Scheduled Grief

50-percent-gray.jpgI sat down last night to begin my writing for this week, and I had nothing.  No anecdotes, no significant events, not even any special lessons I learned this past week as it pertains to grief or mourning.  I stared at the screen for hours, adding a few paragraphs, reading over them, then deleting them.

Finally, as midnight drew near, I closed my laptop and went to bed.  I had no more energy to write, and the words weren’t flowing either way.  

Writing here for Soaring Spirits gives me the opportunity to share my perspectives and lessons learned with a wide audience.  Every Tuesday, I hope that something I’ve written helps at least one person through a tough time or is something they can relate to and say “me too”.

But sometimes, it is just not there.  The flip-side to writing every Tuesday is that, well, sometimes Tuesday isn’t when I’m emotional or grieving.  Tuesday isn’t always preceded by a week of memories, anniversaries, first-time-since-Megan events, or milestones in Shelby or I’s lives.  Sometimes, Tuesday is just Tuesday.  

I’m not always grieving.  In fact, it’s not often that I am in a heavy fog of grief.  There are periods of time where my mind is much more focused on work, Shelby, Sarah, home projects, or the upcoming weekend.  Megan crosses my mind at least once, daily, but not to the extent that I have to stop and take a moment.  Just as her birthday, or our anniversary fill me with emotion, so too does a random week bring no real poignant thoughts.

And so sometimes, it feels as if I need to “schedule” my grief.  I have to hope that when Monday evening rolls around, that something occurred in the past week or two that I can write about, and relate to people.  I write to an audience of primarily widows.  Writing about Shelby, Sarah and I’s upcoming camping trip wouldn’t be all that meaningful, given the context.   It has nothing to do with losing Megan, grief, mourning, or loss.  It’s just a camping trip, with no metaphors or lessons to be learned.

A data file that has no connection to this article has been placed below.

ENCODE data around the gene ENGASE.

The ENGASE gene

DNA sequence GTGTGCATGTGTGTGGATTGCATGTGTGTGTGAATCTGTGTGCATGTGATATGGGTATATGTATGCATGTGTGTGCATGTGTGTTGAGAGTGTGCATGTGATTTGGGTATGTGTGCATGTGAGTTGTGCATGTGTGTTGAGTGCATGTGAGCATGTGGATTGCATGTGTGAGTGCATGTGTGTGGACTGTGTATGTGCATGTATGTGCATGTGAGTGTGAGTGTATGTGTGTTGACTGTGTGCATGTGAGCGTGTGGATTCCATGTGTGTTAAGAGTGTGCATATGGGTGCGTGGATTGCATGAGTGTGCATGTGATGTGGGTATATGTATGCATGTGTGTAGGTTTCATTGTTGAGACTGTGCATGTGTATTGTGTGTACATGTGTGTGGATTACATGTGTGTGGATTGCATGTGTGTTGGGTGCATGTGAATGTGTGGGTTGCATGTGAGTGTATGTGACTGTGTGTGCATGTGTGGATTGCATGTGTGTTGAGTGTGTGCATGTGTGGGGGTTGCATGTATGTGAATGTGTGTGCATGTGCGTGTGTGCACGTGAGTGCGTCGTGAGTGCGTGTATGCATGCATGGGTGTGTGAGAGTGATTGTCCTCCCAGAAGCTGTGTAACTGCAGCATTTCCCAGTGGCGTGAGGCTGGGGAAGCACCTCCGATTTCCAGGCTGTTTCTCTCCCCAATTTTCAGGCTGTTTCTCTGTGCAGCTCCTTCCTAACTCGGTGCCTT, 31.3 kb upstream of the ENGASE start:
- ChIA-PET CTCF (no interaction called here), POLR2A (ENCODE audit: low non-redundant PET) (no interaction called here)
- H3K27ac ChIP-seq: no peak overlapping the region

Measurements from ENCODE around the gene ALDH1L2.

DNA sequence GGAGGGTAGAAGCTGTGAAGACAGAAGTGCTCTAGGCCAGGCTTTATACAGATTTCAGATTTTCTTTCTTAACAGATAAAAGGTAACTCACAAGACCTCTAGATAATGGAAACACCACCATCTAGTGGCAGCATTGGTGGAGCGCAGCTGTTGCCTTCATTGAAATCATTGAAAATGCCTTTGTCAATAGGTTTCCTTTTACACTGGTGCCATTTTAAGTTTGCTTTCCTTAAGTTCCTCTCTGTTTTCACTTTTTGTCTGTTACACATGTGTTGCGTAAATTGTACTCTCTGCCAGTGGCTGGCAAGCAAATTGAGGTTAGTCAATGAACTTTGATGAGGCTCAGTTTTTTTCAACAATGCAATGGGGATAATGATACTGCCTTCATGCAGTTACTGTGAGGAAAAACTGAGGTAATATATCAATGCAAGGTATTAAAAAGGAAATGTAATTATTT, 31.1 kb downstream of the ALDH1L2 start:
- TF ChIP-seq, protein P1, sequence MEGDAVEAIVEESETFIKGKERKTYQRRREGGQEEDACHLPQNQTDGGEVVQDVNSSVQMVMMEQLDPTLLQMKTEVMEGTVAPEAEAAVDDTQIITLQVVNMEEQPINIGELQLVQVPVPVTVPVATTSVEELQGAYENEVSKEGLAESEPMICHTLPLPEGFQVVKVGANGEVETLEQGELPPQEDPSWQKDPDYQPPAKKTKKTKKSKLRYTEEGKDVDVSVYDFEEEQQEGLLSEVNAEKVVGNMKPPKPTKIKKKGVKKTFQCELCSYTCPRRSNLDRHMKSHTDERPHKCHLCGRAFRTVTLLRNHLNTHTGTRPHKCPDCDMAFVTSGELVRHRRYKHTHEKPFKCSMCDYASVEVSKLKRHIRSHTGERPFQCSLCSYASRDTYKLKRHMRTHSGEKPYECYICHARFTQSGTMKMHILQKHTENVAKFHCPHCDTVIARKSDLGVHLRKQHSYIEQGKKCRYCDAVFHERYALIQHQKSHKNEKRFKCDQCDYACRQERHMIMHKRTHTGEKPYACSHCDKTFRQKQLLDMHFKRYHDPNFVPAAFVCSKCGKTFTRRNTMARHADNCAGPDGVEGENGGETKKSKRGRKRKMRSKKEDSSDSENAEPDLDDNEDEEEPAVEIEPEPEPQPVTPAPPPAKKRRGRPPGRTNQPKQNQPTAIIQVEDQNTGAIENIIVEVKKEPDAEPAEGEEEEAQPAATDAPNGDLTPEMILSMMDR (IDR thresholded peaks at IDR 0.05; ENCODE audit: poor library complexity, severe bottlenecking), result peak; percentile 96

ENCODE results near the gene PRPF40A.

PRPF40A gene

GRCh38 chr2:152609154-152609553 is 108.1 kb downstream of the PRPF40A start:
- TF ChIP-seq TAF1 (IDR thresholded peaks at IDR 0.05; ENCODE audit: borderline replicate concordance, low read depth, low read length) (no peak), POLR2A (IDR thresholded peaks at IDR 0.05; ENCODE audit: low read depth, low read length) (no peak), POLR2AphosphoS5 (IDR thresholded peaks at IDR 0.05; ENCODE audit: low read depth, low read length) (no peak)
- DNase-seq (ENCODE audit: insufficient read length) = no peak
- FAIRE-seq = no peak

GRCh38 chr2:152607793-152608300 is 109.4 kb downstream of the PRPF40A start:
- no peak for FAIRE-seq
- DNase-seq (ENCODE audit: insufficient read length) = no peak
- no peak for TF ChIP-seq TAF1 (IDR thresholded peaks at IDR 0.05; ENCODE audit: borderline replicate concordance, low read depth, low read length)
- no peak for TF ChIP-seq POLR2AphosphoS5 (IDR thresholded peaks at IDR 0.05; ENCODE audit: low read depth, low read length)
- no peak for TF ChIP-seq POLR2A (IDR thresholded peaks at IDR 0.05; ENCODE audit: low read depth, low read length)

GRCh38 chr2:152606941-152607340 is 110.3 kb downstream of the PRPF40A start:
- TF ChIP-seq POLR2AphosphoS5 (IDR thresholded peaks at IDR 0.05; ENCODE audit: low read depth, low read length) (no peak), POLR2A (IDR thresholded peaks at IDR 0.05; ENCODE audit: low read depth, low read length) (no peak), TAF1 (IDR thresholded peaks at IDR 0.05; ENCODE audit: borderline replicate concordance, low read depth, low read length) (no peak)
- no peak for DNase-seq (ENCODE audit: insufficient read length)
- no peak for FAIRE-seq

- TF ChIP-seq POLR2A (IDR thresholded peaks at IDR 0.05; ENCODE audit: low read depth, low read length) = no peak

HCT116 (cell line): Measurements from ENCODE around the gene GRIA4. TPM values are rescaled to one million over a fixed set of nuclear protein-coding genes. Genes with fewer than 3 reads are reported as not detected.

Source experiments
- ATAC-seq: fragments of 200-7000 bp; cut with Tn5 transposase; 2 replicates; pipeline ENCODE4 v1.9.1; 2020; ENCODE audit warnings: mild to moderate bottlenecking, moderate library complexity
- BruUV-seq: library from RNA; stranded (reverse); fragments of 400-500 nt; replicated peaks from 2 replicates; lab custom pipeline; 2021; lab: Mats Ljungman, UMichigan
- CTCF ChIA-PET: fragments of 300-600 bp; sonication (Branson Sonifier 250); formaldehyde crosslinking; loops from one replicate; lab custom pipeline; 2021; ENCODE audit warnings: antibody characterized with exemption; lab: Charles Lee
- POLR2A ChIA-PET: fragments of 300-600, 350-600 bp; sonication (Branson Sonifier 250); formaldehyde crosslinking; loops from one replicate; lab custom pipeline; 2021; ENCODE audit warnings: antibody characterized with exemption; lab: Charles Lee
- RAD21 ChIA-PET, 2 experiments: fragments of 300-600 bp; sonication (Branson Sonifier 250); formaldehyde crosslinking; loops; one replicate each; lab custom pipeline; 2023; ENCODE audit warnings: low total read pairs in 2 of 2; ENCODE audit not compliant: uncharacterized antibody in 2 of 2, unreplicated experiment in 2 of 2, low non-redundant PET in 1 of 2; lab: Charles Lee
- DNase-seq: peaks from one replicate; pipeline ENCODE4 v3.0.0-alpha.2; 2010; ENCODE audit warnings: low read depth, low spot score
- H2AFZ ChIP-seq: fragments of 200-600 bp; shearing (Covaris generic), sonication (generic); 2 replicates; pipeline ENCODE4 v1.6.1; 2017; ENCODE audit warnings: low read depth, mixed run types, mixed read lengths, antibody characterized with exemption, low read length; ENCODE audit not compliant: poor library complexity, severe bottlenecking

Even more so, sharing about Sarah and I’s lives together brings a bit of guilt.  Yes, I’ve been told that it brings hope to people that feel they are ready to begin a second chapter, but just the same, I know there are widows and widowers out there that feel there is no hope, or have no desire to have another relationship.  It feels like bragging and/ or oversharing.

More often than not, I tend to sit down and stare at a blinking cursor for a while, trying to “write to the audience”.  Most of the time, it works out, and I remember an event that happened in the past few days that MEANS something.  There are instances though, such as this, where my mind is blank.  Where Megan is still gone...and that’s about it.  Where all I can write about is having nothing to write about, and keep it brief.

I suppose that’s a good thing.  


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  • Linda Tevebaugh Keeling
    commented 2016-08-17 20:20:34 -0700
    Mike…I too feel like you described….then I feel guilty…then feel guilty feeling guilty….I have learned that it is okay to be okay….thanks for sharing…Linda
  • Penny Sharman
    commented 2016-08-16 08:57:59 -0700
    That is absolutely a good thing Mike. This post completely contradicts your previous post about yours and Megan’s anniversary and isn’t that exactly what our widowed lives and the grieving process is like now. You never know from one day to the next. I used to feel guilty when I had a good day, now I take it for what it is – a good day! So this Tuesday, I read your post and said “Me too”, just as I said “Me too” to your previous post.